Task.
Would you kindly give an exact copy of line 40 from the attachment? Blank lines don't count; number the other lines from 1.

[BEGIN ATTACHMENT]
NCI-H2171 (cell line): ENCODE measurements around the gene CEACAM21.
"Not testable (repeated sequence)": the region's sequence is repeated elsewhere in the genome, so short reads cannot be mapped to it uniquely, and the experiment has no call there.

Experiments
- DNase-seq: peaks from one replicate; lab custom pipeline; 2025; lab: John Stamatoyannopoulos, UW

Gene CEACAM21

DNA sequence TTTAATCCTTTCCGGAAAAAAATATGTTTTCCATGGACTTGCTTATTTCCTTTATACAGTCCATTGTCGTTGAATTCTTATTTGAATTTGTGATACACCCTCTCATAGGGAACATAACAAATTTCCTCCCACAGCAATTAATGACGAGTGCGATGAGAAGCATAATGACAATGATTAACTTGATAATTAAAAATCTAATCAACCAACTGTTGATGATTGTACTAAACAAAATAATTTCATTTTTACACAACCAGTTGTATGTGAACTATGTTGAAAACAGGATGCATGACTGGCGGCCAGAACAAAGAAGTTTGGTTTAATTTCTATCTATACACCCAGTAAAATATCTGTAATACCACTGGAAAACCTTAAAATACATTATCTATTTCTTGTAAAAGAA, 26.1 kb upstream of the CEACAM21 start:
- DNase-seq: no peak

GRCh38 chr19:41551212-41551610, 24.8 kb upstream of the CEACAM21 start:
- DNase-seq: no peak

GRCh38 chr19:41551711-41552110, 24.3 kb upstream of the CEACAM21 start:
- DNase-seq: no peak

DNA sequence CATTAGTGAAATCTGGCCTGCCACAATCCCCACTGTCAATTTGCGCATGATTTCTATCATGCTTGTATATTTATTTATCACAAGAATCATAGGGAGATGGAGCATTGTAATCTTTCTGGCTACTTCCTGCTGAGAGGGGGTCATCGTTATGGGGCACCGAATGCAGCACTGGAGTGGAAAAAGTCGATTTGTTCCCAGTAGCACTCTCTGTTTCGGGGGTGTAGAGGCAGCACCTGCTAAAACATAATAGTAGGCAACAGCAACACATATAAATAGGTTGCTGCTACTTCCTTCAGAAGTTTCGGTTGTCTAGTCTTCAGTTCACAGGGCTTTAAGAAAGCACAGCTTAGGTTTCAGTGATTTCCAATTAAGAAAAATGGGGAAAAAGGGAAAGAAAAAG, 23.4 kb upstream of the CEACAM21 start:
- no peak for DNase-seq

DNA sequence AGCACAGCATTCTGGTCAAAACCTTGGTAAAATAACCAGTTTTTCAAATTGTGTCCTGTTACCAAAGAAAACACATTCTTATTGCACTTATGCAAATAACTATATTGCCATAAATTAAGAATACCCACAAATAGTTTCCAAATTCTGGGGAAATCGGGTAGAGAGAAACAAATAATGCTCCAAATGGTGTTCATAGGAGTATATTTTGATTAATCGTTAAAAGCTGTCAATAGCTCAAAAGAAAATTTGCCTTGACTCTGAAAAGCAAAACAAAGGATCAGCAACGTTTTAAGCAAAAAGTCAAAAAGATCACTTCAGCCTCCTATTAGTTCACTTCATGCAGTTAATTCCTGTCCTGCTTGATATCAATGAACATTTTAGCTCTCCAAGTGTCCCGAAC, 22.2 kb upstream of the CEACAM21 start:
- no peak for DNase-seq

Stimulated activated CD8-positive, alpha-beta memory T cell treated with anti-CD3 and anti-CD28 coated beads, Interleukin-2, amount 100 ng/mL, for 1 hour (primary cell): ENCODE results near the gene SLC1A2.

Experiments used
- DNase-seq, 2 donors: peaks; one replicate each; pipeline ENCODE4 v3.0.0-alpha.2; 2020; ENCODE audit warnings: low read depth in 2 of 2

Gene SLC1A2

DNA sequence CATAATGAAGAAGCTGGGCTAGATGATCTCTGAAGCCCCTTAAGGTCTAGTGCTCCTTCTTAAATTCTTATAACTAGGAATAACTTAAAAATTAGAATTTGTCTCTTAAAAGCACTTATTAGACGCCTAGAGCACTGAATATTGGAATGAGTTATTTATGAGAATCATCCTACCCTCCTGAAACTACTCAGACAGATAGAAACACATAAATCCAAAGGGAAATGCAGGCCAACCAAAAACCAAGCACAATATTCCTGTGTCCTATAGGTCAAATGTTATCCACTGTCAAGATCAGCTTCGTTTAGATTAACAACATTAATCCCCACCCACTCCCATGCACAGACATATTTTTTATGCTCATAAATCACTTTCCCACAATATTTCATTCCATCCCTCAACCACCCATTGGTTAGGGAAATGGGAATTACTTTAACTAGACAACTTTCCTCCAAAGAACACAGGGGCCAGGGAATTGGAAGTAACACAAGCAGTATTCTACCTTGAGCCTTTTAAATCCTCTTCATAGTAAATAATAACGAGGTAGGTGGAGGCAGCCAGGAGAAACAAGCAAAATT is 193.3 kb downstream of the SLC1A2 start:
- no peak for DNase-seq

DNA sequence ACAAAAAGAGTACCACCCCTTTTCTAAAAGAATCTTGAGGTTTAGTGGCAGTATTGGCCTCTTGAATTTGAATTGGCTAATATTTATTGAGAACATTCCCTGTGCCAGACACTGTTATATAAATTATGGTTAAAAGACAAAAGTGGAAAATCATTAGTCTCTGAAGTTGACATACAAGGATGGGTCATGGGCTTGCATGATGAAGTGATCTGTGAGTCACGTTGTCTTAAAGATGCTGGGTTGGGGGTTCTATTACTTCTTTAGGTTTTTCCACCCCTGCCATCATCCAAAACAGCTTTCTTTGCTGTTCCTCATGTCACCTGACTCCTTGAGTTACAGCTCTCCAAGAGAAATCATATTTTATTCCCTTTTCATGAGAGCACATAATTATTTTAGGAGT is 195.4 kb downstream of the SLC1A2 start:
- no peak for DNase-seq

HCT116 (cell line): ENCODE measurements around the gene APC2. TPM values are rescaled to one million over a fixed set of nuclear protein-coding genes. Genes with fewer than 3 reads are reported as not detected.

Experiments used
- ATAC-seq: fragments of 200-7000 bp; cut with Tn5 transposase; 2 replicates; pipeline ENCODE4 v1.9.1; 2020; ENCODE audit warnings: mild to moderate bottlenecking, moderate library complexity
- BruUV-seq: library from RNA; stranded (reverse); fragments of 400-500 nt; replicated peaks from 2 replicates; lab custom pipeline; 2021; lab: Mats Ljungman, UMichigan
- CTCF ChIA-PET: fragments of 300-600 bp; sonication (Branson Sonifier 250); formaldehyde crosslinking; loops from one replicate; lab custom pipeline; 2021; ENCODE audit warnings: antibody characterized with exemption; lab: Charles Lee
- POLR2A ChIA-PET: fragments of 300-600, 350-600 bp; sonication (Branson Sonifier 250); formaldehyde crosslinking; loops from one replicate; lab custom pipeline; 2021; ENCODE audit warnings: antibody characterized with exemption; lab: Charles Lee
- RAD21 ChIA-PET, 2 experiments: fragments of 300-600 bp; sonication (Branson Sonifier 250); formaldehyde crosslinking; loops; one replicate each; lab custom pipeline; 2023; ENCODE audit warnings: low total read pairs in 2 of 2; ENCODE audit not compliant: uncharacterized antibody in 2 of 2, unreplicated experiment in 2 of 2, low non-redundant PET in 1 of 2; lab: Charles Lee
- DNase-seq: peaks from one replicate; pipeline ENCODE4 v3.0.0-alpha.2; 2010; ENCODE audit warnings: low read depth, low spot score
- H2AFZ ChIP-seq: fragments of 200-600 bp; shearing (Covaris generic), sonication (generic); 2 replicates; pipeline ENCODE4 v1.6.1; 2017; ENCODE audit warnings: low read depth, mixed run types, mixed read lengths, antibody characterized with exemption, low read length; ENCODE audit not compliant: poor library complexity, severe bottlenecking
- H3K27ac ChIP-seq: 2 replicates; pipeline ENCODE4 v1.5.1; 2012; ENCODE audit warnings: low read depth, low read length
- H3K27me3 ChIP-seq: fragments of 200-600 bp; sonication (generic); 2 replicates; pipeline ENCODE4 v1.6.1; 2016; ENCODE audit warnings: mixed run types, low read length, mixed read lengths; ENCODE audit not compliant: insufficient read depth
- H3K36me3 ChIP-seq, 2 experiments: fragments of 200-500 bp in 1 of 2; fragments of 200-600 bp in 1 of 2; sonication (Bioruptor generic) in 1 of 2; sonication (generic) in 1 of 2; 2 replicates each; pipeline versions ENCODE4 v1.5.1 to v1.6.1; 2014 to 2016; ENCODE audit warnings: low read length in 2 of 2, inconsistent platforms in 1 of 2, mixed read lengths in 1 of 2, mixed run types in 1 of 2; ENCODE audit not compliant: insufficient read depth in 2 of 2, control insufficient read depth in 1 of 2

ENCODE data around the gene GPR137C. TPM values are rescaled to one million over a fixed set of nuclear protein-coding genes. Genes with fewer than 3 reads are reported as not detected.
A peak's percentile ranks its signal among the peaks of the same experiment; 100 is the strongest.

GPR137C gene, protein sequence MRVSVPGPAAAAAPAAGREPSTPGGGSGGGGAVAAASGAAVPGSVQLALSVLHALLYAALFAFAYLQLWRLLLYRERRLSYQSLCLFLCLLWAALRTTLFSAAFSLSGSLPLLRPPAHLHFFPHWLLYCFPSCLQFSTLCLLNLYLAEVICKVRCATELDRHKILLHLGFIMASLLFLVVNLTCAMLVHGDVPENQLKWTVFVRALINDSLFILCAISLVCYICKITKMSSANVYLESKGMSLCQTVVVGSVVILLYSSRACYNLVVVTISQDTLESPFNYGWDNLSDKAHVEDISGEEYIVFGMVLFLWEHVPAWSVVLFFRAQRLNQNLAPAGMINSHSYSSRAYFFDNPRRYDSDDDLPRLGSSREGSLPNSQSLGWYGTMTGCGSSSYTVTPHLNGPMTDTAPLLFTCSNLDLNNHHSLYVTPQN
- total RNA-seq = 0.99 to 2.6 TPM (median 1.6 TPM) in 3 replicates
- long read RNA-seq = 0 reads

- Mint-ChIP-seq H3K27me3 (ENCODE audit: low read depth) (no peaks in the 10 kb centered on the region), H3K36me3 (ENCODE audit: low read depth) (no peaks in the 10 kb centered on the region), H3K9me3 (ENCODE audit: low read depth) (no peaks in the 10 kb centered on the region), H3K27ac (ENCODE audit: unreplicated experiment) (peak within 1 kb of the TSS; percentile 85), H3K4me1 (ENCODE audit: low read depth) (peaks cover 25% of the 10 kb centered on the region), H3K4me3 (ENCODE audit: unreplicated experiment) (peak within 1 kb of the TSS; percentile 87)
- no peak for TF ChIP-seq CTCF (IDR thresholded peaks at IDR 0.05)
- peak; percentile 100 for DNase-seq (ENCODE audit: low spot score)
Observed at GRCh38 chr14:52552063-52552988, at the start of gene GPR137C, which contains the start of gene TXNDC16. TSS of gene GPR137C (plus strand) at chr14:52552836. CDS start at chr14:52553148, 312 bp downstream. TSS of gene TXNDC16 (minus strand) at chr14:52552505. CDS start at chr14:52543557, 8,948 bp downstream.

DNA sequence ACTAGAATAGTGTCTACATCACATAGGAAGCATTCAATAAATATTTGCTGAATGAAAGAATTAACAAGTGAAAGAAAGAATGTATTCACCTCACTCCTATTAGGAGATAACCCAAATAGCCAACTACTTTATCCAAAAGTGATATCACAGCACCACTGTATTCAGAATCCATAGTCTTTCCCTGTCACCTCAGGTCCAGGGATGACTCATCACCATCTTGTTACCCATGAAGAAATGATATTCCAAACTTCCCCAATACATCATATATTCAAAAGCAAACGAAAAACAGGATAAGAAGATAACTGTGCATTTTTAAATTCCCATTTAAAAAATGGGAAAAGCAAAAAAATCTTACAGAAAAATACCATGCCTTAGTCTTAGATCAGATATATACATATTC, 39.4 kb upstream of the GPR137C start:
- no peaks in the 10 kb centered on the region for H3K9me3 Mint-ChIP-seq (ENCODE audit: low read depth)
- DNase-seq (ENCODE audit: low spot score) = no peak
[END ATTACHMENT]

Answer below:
- long read RNA-seq = 0 reads